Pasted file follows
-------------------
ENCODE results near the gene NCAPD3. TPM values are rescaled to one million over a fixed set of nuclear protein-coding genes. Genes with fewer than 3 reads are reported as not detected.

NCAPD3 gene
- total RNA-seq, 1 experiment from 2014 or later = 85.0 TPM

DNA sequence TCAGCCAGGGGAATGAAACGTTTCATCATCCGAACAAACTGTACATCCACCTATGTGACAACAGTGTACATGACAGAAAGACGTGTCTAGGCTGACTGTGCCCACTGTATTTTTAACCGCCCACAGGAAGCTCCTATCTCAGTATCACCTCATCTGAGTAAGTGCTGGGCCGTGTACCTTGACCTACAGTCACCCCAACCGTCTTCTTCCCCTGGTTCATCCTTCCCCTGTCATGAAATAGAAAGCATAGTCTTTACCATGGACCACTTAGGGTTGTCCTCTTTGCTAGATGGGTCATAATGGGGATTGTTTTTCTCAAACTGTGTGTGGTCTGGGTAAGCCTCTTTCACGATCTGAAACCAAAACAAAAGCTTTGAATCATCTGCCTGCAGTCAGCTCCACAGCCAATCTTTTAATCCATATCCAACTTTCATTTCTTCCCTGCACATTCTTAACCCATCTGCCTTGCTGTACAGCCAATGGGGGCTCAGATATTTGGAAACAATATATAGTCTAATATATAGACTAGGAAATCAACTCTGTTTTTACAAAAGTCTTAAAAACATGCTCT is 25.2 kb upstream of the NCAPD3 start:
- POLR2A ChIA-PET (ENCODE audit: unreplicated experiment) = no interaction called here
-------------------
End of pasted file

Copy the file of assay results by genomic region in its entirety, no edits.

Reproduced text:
ENCODE results near the gene NCAPD3. TPM values are rescaled to one million over a fixed set of nuclear protein-coding genes. Genes with fewer than 3 reads are reported as not detected.

NCAPD3 gene
- total RNA-seq, 1 experiment from 2014 or later = 85.0 TPM

DNA sequence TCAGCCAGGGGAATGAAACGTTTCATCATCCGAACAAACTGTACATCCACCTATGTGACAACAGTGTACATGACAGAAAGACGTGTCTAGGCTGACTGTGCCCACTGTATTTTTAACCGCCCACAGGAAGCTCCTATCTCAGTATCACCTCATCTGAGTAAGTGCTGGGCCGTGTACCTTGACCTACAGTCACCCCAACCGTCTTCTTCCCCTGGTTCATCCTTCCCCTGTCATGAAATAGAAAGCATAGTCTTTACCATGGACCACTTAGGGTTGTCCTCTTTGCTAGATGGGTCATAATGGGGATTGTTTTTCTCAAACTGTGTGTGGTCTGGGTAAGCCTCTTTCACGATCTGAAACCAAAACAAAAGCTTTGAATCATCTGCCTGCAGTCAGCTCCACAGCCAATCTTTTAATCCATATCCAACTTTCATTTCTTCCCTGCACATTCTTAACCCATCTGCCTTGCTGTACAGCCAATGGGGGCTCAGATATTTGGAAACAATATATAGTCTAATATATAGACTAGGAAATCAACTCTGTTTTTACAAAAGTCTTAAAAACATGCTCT is 25.2 kb upstream of the NCAPD3 start:
- POLR2A ChIA-PET (ENCODE audit: unreplicated experiment) = no interaction called here